An ice dam generally forms along the edge of a roof, possibly in conjunction with a gutter which extends along the roof eaves, or simply at the eaves of a roof. The ice dam forms as a result of water which accumulates on the roof, generally as the result of melting snow, travels along the surface of the roof, or possibly under the roofing material, reaches the edge of the roof and freezes.
It is typical in many parts of the world that two or three feet of snow may build up on a roof. The snow is a fairly good insulator. One way in which ice dams may form is on a roof which has inadequate insulation and is of what is referred to herein as single-roof construction. Any heat loss from the inside of the building will reach the exterior surface of the roof and melt a very thin layer of the snow, forming a snow-water interface between the exterior surface of the roof and the lower surface of the snow. The water does not refreeze because it is insulated by the snow, and proceeds to run down the roof until it reaches the edge of the roof at the eaves. At this point, if the ambient temperature is below freezing, the water will freeze and begin the formation of an ice dam. As water continues to flow down the roof under the snow, it reaches the now-forming ice dam and the dam continues to build in size. In some instances, an ice dam may build up to be a foot or more thick and extend up the roof six to eight feet. The formation of the ice dam prevents run off of water once the snow pack begins to melt, and can result in water being forced up under the roofing material, such as shingles, and, in extreme situations, run down through the roof sheeting under the exterior roofing material into the structure. Additionally, because the water and snow are retained on the roof, the weight build up can result in structural failure.
Such ice dams are, however, not limited to roofs which are not adequately insulted. A double-roof, referred to as a cold roof, is built with a vented air space between the primary roof and an exterior roof. This is supposed to prevent any building heat loss from reaching the exterior surface of the roof and generally is effective to prevent melting at the bottom of the snow layer as the result of escaping heat. However, as the ambient temperature reaches the upper twenties and low thirties (°F.), snow begins to melt along the roof peak, and forms a water interface between the upper surface of the roof and the lower surface of the snow as previously discussed, and forms an ice dam at the eaves of the roof.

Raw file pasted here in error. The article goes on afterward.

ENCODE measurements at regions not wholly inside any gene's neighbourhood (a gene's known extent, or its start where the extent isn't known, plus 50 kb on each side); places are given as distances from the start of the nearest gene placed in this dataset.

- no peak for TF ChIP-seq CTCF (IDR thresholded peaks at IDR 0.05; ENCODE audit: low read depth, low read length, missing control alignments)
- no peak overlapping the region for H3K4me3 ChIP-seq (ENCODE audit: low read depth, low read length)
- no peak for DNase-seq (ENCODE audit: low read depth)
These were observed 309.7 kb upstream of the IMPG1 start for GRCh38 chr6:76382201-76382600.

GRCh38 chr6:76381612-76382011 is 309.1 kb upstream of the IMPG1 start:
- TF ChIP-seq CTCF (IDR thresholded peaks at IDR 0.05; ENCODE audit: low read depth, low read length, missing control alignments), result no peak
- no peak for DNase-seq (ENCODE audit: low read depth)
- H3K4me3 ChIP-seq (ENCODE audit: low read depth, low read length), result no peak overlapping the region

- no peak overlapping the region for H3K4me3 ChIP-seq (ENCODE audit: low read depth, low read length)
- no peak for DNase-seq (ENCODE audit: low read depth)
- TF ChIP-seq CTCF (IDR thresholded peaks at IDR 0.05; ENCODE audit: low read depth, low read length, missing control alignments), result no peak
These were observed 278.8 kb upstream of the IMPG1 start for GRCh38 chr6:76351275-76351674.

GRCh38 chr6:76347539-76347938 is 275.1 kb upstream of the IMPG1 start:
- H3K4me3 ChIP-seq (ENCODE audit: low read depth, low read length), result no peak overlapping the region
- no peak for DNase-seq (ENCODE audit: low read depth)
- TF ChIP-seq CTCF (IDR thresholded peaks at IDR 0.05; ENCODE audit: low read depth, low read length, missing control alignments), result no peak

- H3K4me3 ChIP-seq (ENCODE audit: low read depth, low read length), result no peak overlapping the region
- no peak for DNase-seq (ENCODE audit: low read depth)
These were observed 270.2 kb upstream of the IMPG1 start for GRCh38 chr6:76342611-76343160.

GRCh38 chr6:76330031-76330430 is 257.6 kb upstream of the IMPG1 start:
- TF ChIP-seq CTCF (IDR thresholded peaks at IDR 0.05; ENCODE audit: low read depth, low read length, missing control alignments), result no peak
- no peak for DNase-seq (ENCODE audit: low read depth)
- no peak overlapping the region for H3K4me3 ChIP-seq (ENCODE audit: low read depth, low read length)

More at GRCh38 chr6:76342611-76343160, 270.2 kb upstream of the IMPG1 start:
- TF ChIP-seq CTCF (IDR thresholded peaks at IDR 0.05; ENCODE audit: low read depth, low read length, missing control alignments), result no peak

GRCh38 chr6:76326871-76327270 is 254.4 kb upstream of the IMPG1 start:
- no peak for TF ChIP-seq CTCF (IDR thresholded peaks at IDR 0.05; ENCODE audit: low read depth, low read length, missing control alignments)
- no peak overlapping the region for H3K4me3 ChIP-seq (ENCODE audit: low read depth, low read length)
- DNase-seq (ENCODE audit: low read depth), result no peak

Another possible way that an ice dam may form is on a roof which does not overlay an interior structure of the building, but which may abut a vertical south or west facing wall, which is possibly warmed by afternoon sun. Such is the case where a building entry roof or awning is provided, with or without a cold roof design, and the roof exterior surface of the roof is simply heated by conduction from the walls.
Regardless of how an ice dam forms, the presence of the ice dam, icicles and overhanging snow cornices is extremely dangerous to passersby, as they may be struck by falling ice and snow and seriously injured. Additionally, the formation of an ice dam can result in serious structural damage to a building.
The ice dam melting system of the invention includes a heat cell which is placed on a roof and which includes an upper panel, generally formed of metal, a lower panel which is spaced apart from the upper panel, and a conduit which extends in the space between the upper and lower panels. A heat generating mechanism is disposed in the conduit to provide heat to the heat cell. The presence of this heated cell prevents the formation of an ice dam and allows any water which is present as the result of melting snow to run off the edge of the roof. A variation of the heat cell includes extending the heat cell over the eaves of the roof and a further modification includes extending the cell into a rain gutter.